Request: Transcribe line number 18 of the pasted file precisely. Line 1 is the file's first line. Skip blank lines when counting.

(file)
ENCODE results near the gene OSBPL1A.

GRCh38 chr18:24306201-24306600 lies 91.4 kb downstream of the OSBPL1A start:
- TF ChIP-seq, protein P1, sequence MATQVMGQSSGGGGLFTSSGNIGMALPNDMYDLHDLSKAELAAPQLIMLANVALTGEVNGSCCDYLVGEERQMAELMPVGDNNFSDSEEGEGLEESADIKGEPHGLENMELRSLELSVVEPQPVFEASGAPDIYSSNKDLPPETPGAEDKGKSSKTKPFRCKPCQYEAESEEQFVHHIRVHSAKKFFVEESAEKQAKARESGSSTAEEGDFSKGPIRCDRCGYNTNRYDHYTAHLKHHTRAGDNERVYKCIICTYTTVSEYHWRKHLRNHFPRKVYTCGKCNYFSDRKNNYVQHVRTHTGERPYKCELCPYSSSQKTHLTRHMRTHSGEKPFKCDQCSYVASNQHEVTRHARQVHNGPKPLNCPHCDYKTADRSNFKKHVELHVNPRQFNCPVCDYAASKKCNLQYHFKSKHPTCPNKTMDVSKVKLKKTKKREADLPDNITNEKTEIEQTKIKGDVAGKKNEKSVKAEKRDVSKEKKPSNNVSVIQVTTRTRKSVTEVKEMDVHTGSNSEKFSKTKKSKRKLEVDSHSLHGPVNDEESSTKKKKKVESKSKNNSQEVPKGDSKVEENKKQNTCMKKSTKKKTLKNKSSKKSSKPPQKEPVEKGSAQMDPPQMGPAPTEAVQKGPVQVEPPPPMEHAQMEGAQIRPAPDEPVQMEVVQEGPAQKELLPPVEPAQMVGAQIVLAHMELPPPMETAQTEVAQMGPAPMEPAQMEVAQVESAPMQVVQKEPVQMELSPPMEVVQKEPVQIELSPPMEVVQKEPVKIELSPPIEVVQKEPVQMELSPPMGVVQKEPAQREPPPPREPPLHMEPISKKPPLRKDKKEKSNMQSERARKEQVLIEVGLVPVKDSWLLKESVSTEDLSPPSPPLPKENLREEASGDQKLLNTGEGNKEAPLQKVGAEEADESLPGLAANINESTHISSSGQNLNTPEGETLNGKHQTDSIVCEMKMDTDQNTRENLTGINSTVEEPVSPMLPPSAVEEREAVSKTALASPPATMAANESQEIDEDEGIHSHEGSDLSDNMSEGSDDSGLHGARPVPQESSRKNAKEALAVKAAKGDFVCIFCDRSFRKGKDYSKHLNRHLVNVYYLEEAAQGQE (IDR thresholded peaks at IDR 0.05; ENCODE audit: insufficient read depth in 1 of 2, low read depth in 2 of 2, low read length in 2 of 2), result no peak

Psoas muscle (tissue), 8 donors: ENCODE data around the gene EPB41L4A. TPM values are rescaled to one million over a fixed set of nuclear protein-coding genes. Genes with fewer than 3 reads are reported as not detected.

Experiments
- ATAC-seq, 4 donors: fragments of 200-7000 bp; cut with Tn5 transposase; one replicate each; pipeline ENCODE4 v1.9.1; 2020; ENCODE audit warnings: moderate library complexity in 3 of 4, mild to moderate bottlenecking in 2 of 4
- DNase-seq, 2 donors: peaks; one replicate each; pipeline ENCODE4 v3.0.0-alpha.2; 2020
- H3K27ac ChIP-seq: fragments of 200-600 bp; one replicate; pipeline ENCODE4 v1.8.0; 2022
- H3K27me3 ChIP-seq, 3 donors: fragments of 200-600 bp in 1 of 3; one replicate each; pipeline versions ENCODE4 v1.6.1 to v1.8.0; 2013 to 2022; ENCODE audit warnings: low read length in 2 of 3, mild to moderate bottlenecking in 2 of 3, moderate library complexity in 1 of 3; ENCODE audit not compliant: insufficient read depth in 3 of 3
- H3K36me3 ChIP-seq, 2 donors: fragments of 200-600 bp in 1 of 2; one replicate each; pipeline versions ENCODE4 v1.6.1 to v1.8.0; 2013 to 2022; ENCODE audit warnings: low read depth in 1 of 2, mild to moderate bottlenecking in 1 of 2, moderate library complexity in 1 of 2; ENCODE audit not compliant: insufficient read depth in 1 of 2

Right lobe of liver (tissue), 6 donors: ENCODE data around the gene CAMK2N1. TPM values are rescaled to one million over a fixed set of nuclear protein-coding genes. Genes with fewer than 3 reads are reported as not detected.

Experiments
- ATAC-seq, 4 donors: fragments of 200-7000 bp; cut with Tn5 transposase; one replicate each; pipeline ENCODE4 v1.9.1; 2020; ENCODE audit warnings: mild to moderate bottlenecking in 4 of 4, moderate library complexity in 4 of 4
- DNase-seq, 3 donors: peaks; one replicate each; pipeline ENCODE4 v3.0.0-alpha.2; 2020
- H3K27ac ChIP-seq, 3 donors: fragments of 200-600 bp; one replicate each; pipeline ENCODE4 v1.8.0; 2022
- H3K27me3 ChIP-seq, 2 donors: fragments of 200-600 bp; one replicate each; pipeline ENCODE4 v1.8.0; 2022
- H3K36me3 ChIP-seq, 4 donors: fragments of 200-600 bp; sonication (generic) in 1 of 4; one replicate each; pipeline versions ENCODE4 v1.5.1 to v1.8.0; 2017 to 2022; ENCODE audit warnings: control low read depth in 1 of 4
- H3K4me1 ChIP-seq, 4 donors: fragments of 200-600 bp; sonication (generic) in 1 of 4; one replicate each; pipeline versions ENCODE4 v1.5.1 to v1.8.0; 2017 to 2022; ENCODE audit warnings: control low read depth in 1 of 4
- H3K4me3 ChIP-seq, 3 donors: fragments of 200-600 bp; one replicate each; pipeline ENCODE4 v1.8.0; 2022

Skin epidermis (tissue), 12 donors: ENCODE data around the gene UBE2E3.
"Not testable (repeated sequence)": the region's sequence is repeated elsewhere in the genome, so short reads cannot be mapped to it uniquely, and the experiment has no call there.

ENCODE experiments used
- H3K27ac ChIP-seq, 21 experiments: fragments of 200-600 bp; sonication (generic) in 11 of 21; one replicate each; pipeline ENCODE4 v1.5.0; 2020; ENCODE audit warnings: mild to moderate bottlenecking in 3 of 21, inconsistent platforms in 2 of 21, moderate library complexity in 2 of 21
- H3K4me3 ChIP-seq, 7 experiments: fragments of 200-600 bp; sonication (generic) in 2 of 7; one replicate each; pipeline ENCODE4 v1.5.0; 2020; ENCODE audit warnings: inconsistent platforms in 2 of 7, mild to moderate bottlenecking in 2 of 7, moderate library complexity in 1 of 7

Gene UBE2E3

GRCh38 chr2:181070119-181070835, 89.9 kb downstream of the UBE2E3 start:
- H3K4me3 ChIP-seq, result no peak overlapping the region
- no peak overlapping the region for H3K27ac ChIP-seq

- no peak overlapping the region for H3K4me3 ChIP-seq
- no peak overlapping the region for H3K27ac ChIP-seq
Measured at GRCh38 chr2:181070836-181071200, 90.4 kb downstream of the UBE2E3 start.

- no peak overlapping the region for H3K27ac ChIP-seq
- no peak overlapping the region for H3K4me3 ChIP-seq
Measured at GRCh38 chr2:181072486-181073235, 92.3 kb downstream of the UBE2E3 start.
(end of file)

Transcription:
- H3K4me1 ChIP-seq, 4 donors: fragments of 200-600 bp; sonication (generic) in 1 of 4; one replicate each; pipeline versions ENCODE4 v1.5.1 to v1.8.0; 2017 to 2022; ENCODE audit warnings: control low read depth in 1 of 4